Pipeline operators often work with state or federal permitting agencies to offset construction impacts through coordination with local environmental organizations and funding of projects or programs. These partnerships provide a unique opportunity for conservation organizations to secure the resources needed to complete important environmental initiatives which might otherwise be cost-prohibitive.
For example, in 2015 Williams coordinated with Donegal Chapter of Trout Unlimited (DTU) on a compensatory mitigation project in the Conowingo Creek Watershed in Lancaster County, Pa., to restore and create wetlands, stream restoration and create a forested buffer. The project, known as the Lloyd Farm Conversation Project, provided Williams with a mitigation opportunity for the offset impacts of the Rock Springs Expansion Project, which was constructed late last year in Lancaster County, Pa., and Cecil County, Md.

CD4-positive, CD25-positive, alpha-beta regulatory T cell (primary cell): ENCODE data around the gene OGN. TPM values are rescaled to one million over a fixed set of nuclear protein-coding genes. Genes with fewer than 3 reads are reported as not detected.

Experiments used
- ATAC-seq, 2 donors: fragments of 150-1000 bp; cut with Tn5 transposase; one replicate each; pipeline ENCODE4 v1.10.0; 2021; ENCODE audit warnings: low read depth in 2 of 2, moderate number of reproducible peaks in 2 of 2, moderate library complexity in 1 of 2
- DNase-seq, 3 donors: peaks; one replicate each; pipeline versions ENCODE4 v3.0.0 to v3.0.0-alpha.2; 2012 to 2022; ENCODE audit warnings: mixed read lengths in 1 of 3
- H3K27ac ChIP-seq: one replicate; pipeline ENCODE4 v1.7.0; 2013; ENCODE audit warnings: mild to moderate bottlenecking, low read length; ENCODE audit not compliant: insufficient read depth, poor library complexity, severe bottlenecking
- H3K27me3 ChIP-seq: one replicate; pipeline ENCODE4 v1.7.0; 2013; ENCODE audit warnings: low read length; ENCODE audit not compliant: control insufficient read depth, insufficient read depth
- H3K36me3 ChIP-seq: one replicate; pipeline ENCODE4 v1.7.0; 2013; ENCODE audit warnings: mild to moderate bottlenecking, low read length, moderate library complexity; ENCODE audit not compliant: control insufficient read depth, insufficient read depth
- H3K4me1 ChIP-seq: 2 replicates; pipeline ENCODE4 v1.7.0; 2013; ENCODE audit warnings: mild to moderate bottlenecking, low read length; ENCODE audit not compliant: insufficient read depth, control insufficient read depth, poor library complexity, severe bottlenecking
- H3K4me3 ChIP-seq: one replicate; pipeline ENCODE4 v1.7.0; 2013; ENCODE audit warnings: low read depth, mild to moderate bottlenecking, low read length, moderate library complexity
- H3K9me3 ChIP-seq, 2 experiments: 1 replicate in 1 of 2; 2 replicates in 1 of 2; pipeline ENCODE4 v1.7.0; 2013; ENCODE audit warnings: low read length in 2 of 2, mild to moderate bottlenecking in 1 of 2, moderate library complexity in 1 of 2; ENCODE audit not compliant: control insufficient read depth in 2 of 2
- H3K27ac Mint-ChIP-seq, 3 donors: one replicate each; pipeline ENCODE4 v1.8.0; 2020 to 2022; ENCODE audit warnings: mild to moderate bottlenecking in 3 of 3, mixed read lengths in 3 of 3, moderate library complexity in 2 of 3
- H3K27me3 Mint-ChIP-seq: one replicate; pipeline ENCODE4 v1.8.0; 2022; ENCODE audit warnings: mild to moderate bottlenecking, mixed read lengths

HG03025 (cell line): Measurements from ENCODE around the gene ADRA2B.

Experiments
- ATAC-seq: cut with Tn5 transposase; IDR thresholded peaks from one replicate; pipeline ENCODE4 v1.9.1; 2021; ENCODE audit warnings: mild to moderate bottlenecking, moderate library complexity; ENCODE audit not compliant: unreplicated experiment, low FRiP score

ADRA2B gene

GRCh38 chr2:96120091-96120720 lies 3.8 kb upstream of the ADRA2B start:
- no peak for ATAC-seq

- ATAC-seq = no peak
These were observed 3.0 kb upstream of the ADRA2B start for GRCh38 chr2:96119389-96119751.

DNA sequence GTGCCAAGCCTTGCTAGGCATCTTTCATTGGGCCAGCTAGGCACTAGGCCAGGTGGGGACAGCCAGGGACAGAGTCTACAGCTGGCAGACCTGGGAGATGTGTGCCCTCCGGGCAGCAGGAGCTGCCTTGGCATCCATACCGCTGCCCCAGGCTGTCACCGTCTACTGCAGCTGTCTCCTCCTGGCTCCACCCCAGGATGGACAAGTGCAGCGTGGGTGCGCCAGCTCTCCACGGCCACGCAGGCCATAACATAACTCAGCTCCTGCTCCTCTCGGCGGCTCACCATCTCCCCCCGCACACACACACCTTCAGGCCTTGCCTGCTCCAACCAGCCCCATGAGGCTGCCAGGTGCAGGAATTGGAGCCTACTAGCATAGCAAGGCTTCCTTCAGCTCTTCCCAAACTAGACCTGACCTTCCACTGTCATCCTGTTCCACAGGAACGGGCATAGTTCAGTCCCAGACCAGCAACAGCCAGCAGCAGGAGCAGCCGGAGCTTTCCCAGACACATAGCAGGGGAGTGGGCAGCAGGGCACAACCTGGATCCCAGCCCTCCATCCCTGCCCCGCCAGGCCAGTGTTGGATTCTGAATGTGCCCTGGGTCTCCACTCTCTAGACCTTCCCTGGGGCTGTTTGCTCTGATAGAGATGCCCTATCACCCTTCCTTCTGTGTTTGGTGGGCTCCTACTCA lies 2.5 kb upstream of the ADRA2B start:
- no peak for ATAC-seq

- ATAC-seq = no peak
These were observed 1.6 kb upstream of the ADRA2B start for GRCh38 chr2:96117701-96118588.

Located on a tributary of the Conowingo Creek, the Lloyd Farm Conservation Project is a $345,685 environmental improvement effort made possible through Williams’ mitigation funding combined with the DTU’s 319 Grant funding from the Pennsylvania Department of Environmental Protection.
According to DTU President James Wellendorf, the restoration work at Lloyd Farm was the first time DTU had utilized mitigation funding to tackle a significant water conservation project.
“This project has broken new ground for our chapter,” said Jim. “Throughout the entire process all parties – Williams, Pennsylvania Trout Unlimited, Trout Unlimited and Donegal Trout Unlimited – have worked together in the spirit of cooperation and of doing what is right for the environment.”
Development of the wetlands, forested buffers, and stream restoration of Lloyd Farm Conservation Project is scheduled for completion in summer of 2016 and will be monitored by DTU and Williams over the next couple of years as set forth in regulatory authorizations.